The COVID-19 pandemic has revealed a lot about America’s tendencies in a crisis, infamous among them, the panic buying of toilet paper. There are, however, more alarming trends. Coronavirus has shown the callous way in which some people regard elderly lives, the disdain for organizations like the Center for Disease Control (CDC) and World Health Organization (WHO) and most concerning, the deepening of socioeconomic divides and increasing inequality.
Like few other issues before it, the virus has reached every aspect of American social, cultural and political life. People are stuck in their houses, complaining online about how bored they are, exhausting Netflix’s entire catalogue and for college students, occasionally attending Zoom lectures. While this crisis has upended everyone’s plans and forced us all to make sacrifices, this burden has not been distributed equally. Part of fighting the coronavirus means closing all non-essential businesses, which includes clothing stores, hair salons and movie theaters, leaving the employees of those stores indefinitely unemployed.
NPR reported on April 2 that 10 million workers have filed for unemployment in the past two weeks, and the overall unemployment rate is now estimated to be 15%. Worse, the virus has impacted healthcare access for these people. The Washington Post reported how “losing a job doesn’t just mean losing a paycheck. For millions, it will also mean losing employer-covered health care.” Further, the virus threatens thousands of healthcare workers who are on the frontlines fighting COVD-19, the hundreds of thousands who have been stricken with the virus and the thousands who have passed away. Once a person is diagnosed, they are whisked away to isolation in a hospital ward and forced to say goodbye to friends and family, not knowing if this is their last chance to see them.
The truth is, for those of us cooped up inside our respective houses with no place to go and seemingly nothing to do, we have to acknowledge how lucky we really are to even have a house at which to take shelter. The country’s homeless are among the most vulnerable to COVID-19, as shelters and soup kitchens are often closely packed, available medical care is limited and they are often concentrated in urban areas facing the worst of the virus. The alternatives to boredom are struggling to meet basic needs, confinement to a sick ward or homelessness in a crowded city. If we fail to put our own disappointments and upheaval in perspective, we risk engaging in some deeply selfish behavior.
Due to the nature of their fame and influence, celebrities are at the greatest risk for this lack of self-awareness. “Wonder Woman” star Gal Gadot’s recent cover of John Lennon’s “Imagine,” for which she enlisted various other celebrities, including Kristen Wiig, Jimmy Fallon, Mark Ruffalo, Natalie Portman and Will Ferrell, is an example. The three-minute video sees each celebrity sing a couple measures of the song, with Gadot explaining she was inspired when she saw an Italian man cover the song on trumpet from his balcony. The self-professed intent was that COVID-19 is the great equalizer, and that “we’re all in this together.” However, the video is deeply out of touch and paints with extremely broad strokes. If anything, the pandemic has done more to show the great divides and inequalities that exist in our country rather than prove that we’re all equals.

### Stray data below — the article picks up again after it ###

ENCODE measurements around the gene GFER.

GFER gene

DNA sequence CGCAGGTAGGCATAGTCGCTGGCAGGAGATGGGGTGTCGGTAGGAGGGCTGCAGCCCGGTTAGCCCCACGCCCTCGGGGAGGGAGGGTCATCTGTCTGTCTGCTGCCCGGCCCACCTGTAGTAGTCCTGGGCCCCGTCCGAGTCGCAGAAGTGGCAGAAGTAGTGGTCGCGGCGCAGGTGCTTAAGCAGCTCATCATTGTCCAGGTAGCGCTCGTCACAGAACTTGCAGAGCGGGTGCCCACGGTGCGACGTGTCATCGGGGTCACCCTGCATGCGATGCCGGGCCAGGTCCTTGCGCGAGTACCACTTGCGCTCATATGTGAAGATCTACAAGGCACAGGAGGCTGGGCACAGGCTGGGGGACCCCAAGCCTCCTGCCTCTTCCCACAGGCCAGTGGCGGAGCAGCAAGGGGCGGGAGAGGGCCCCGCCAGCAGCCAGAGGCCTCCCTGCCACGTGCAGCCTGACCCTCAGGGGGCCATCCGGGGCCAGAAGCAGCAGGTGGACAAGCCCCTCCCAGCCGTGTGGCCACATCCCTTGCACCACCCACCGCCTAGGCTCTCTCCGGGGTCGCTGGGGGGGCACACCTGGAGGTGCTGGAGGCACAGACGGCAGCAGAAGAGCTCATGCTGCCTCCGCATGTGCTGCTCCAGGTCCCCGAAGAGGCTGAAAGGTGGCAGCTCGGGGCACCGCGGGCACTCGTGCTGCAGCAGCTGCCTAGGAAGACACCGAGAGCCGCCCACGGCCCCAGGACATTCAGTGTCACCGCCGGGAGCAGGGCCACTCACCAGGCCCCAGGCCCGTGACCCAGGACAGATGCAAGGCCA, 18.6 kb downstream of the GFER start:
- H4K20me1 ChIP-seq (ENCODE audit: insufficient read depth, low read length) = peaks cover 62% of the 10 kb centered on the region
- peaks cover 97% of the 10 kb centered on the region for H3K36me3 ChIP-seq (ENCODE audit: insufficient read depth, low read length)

The Washington Post shared the story of 64-year-old Ramona Valdez, who was laid off due to plummeting vacancy rates after 22 years as a Sheraton housekeeper. As a result, she lost her health insurance and must pay out of pocket costs to have a cast removed; money she doesn’t have. The fact that losing your job can mean losing your healthcare coverage and risking bankruptcy illustrates how incredibly unequal we all are.
Disparities can also be seen in availability and distribution of testing kits. When the virus first started picking up steam in the U.S. back in early March, actors Tom Hanks and Idris Elba each announced they had tested positive. While this news was saddening and caused an outpouring of support from their respective fans, the only reason the actors knew of their diagnosis so early was because they had the power and influence to gain access to testing kits. Testing kits which were initially very rare and the lack of which prevented those with obvious symptoms from being diagnosed and gaining access to the treatment they desperately needed.
The Gal Gadot video itself has received lots of criticism, and the message is the same. Gadot’s good intentions are outweighed by how incredibly heavy-handed and out of touch this gesture comes across. While patients are dying in hospitals, doctors and nurses are working to exhaustion and people’s economic livelihoods are being destroyed, Gal Gadot and other wealthy celebrities are singing “Kumbaya” from their 20,000 square foot mansions with adjacent pools and tennis courts. Some of these celebrities seem incapable of perspective. At our level, it is important we take a step back amidst the chaos and recognize the privilege we may possess, and honor healthcare workers by binging as much Netflix as we can.